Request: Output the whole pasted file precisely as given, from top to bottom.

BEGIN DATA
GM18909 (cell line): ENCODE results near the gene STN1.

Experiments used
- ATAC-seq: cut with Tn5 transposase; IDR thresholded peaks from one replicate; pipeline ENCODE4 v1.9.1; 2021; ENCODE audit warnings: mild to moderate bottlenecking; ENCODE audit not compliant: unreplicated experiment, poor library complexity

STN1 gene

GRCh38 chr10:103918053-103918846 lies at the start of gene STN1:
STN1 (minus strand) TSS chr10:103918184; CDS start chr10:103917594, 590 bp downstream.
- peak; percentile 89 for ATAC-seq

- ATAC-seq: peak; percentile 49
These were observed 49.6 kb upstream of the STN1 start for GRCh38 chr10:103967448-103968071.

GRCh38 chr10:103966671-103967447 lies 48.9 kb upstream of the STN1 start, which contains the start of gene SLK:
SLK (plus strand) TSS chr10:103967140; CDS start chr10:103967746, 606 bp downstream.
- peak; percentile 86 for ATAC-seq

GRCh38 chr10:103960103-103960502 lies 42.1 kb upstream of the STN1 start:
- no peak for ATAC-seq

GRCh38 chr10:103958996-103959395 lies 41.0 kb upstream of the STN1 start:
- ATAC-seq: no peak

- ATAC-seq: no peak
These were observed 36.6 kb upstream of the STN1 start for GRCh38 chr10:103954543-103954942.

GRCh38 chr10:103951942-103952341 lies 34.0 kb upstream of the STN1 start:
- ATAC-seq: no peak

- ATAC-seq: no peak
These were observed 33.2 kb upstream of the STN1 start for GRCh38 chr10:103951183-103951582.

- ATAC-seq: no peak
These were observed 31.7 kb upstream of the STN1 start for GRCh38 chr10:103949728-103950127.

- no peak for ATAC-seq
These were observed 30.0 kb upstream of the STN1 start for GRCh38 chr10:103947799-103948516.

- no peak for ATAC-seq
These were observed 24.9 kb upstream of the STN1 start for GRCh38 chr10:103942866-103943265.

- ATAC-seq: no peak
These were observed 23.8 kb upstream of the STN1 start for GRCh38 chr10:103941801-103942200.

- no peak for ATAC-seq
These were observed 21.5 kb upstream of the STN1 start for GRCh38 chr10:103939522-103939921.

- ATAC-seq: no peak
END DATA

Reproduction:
GM18909 (cell line): ENCODE results near the gene STN1.

Experiments used
- ATAC-seq: cut with Tn5 transposase; IDR thresholded peaks from one replicate; pipeline ENCODE4 v1.9.1; 2021; ENCODE audit warnings: mild to moderate bottlenecking; ENCODE audit not compliant: unreplicated experiment, poor library complexity

STN1 gene

GRCh38 chr10:103918053-103918846 lies at the start of gene STN1:
STN1 (minus strand) TSS chr10:103918184; CDS start chr10:103917594, 590 bp downstream.
- peak; percentile 89 for ATAC-seq

- ATAC-seq: peak; percentile 49
These were observed 49.6 kb upstream of the STN1 start for GRCh38 chr10:103967448-103968071.

GRCh38 chr10:103966671-103967447 lies 48.9 kb upstream of the STN1 start, which contains the start of gene SLK:
SLK (plus strand) TSS chr10:103967140; CDS start chr10:103967746, 606 bp downstream.
- peak; percentile 86 for ATAC-seq

GRCh38 chr10:103960103-103960502 lies 42.1 kb upstream of the STN1 start:
- no peak for ATAC-seq

GRCh38 chr10:103958996-103959395 lies 41.0 kb upstream of the STN1 start:
- ATAC-seq: no peak

- ATAC-seq: no peak
These were observed 36.6 kb upstream of the STN1 start for GRCh38 chr10:103954543-103954942.

GRCh38 chr10:103951942-103952341 lies 34.0 kb upstream of the STN1 start:
- ATAC-seq: no peak

- ATAC-seq: no peak
These were observed 33.2 kb upstream of the STN1 start for GRCh38 chr10:103951183-103951582.

- ATAC-seq: no peak
These were observed 31.7 kb upstream of the STN1 start for GRCh38 chr10:103949728-103950127.

- no peak for ATAC-seq
These were observed 30.0 kb upstream of the STN1 start for GRCh38 chr10:103947799-103948516.

- no peak for ATAC-seq
These were observed 24.9 kb upstream of the STN1 start for GRCh38 chr10:103942866-103943265.

- ATAC-seq: no peak
These were observed 23.8 kb upstream of the STN1 start for GRCh38 chr10:103941801-103942200.

- no peak for ATAC-seq
These were observed 21.5 kb upstream of the STN1 start for GRCh38 chr10:103939522-103939921.

- ATAC-seq: no peak